For other partners, using participatory processes for observation, reflection and learning has opened other dimensions of engagement with people at the grassroots. Including project beneficiaries in project reflection activities, for example, has inspired our colleagues at Prakarsa, in Indonesia, to adjust their initial workplan, and make sure that their research on e-government captures the experiences of local CSOs working on open government issues in their communities.

Broader takeaways – What are we learning about the potential value of adaptive approaches?

More broadly, are there general takeaways from these projects? What, if anything, are we learning about the potential of structured, iterative approaches to project implementation, that might be of relevance beyond MAVC, in the broader development community — especially for those of us working on open governance and the OGP?

With a few broad caveats — that these projects are still in relatively early days, and that any conclusions are extremely tentative — at least two takeaways are worth highlighting:

First, we’re seeing that, especially with the increasingly authoritarian tilt of many countries, domestic reformers pursuing open governance can in fact benefit from intentionally exploring and learning about local power and political dynamics in the systems in which they work. Project experiences to date suggest that, if open government advocates are able to take advantage of what they learn, and iterate on inclusive approaches to engaging with and shaping those dynamics over time, they may strengthen their effectiveness.

Second, the support that external actors – INGOs, donors, and others – provide to local change efforts may benefit from being adaptive. Organisations like Global Integrity and Making All Voices Count might sharpen our impact, and that of our partners, if we ourselves pay very close attention to how we can flexibly structure, and restructure, our support processes in order to help our local colleagues succeed on their own terms. For example, in Johannesburg we realised that our monitoring process can do a better job of helping our partners capture all of the evidence they’re collecting, from both formal and informal sources, and we’ve worked together to adapt our tools accordingly, with good initial results.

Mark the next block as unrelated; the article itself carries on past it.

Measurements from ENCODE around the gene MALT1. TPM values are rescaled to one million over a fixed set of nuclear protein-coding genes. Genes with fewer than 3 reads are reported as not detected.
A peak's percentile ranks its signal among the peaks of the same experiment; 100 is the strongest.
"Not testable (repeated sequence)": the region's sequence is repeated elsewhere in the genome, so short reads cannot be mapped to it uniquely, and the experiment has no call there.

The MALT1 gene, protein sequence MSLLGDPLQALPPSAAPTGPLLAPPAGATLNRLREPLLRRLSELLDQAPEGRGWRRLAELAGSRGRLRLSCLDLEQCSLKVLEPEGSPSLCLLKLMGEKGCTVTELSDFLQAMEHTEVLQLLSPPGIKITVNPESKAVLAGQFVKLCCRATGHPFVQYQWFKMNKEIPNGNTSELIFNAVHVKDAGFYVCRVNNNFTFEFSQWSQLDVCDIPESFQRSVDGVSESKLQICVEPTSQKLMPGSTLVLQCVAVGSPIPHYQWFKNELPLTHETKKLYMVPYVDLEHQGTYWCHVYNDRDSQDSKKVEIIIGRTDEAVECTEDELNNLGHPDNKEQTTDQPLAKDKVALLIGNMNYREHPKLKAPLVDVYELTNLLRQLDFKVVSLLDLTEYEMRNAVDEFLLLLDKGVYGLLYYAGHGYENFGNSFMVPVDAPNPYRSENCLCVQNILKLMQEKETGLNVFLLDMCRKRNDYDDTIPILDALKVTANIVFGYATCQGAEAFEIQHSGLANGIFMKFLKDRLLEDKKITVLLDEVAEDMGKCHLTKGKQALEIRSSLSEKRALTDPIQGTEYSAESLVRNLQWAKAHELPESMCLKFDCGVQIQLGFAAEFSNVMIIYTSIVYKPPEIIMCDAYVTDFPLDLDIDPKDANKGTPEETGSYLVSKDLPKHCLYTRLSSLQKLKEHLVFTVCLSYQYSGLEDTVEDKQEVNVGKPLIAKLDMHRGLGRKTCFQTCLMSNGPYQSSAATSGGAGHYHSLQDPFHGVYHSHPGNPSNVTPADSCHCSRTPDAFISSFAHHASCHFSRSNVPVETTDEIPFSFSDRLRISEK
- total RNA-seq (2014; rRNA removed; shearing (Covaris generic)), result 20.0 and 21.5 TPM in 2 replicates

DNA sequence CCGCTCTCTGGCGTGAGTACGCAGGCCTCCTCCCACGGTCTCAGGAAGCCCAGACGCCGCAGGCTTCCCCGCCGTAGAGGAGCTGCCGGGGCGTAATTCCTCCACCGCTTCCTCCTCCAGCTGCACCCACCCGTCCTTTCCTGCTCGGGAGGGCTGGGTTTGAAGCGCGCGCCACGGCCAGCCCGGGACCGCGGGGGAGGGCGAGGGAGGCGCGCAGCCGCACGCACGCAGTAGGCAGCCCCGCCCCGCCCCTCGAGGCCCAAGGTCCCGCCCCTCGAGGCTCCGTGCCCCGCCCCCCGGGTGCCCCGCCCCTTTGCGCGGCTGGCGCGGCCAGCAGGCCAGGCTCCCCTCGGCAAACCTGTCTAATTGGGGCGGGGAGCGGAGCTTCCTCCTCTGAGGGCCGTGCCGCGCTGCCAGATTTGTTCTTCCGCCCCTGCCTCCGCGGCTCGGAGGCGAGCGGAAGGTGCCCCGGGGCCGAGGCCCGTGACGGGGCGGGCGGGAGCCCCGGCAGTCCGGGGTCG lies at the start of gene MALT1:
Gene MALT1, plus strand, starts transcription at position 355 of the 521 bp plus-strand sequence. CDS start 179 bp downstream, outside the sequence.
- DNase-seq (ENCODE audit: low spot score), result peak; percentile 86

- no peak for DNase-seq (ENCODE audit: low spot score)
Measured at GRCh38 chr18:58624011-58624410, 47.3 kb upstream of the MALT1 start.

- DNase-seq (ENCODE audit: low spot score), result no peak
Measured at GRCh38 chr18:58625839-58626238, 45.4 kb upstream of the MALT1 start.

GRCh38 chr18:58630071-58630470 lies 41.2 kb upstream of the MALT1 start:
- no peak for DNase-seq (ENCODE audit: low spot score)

So given current events, and the challenges open government champions face across the world, even in OGP countries, what are we learning from these projects? Nothing, of course, is definitive. But early results suggest that, perhaps, in facilitating the application of more adaptive approaches to development work, external actors might be able to more effectively support and sustain progress towards open governance in today’s challenging environment, including in OGP countries.

In the coming months, we’ll be continuing on our learning journeys – individually as projects, and collectively in the moments where we come together to reflect and share. New challenges and lessons will undoubtedly emerge, and we’ll work out how to adapt as they do. And as we go forward, we’ll also be trying to effectively synthesise the experiences of our partners, with a view towards producing lessons that can speak to the broader development community.


About the author

Michael Moses is Director of Advocacy & Programs, Global Integrity and Sue Shoal is an independent facilitation consultant.

About this blog

Get in touch with us — how are you and your colleagues, especially those working on OGP, responding to the global drift towards populism? How are you learning and adapting over time, and / or supporting others in doing the same? Contact us on Twitter at @GlobalIntegrity and @AllVoicesCount. This blog was also posted by Global Integrity and the OGP.